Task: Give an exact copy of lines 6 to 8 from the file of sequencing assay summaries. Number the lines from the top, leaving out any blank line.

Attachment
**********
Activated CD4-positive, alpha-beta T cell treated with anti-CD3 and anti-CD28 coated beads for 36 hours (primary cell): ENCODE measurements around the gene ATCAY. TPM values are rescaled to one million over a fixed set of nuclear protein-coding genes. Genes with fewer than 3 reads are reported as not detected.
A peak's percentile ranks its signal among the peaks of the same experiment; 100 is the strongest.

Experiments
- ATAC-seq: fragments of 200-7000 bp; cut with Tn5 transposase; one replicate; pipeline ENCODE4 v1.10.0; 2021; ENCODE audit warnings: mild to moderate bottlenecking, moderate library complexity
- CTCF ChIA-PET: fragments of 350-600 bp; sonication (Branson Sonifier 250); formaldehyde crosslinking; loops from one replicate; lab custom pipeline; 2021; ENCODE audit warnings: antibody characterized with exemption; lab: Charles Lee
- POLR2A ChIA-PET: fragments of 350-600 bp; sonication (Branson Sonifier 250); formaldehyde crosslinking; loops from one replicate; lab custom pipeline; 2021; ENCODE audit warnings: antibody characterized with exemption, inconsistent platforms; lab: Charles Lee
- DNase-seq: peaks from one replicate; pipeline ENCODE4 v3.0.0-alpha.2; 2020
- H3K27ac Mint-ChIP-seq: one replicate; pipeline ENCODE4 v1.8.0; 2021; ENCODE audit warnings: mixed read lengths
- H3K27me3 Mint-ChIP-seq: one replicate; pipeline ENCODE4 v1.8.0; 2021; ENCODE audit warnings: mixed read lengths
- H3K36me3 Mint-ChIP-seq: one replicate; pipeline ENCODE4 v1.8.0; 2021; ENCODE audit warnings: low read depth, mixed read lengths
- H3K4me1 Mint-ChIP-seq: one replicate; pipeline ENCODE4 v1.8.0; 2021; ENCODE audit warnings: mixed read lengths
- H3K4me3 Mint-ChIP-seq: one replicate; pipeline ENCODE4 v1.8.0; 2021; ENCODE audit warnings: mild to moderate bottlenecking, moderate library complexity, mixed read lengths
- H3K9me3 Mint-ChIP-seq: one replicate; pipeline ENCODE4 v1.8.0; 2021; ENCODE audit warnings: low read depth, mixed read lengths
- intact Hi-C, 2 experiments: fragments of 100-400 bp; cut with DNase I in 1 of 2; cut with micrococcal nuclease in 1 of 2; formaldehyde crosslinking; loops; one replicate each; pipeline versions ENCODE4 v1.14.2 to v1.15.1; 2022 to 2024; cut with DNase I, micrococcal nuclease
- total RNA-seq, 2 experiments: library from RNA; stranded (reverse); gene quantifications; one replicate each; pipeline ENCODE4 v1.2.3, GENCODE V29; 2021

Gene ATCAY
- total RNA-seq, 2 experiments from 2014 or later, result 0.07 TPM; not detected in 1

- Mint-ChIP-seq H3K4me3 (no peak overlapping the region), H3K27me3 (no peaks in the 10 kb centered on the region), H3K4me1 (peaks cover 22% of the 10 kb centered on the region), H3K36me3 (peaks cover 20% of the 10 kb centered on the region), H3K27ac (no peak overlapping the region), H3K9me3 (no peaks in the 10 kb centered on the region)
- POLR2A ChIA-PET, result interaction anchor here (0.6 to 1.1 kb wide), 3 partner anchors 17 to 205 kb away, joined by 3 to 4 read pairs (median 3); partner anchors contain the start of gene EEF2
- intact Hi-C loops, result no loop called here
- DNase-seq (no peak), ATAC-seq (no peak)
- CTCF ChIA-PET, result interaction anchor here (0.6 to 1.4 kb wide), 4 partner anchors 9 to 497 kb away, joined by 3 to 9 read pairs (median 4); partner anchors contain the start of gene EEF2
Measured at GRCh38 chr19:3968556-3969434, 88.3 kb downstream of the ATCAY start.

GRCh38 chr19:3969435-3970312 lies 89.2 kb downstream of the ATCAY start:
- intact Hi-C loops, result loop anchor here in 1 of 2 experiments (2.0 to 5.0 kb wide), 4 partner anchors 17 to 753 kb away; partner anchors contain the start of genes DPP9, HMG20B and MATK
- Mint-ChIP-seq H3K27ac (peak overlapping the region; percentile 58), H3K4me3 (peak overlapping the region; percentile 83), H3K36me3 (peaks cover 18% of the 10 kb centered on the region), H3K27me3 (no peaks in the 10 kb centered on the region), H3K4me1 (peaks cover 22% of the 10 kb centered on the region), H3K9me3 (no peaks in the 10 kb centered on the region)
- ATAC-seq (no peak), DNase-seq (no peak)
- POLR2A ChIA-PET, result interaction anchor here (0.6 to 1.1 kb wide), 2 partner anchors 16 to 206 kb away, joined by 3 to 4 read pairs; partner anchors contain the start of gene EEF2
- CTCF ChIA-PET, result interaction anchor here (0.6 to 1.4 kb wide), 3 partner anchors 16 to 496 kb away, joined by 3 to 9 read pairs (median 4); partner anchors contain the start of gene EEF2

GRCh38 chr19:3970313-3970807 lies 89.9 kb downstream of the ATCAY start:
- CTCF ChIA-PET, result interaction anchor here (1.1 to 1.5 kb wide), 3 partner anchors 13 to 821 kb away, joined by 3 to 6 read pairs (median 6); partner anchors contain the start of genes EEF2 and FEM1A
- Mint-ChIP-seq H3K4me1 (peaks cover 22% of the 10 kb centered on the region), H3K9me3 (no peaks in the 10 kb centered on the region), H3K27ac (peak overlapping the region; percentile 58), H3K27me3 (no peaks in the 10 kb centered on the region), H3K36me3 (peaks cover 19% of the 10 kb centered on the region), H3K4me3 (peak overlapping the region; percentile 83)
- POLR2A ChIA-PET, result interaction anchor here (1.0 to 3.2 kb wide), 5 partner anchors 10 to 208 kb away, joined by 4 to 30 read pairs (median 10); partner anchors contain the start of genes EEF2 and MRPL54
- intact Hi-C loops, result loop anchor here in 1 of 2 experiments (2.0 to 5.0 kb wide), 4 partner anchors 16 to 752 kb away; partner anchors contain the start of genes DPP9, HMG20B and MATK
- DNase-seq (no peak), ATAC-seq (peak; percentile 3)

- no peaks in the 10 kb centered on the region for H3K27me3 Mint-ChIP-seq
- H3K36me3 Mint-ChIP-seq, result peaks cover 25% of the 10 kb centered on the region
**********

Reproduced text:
- POLR2A ChIA-PET: fragments of 350-600 bp; sonication (Branson Sonifier 250); formaldehyde crosslinking; loops from one replicate; lab custom pipeline; 2021; ENCODE audit warnings: antibody characterized with exemption, inconsistent platforms; lab: Charles Lee
- DNase-seq: peaks from one replicate; pipeline ENCODE4 v3.0.0-alpha.2; 2020
- H3K27ac Mint-ChIP-seq: one replicate; pipeline ENCODE4 v1.8.0; 2021; ENCODE audit warnings: mixed read lengths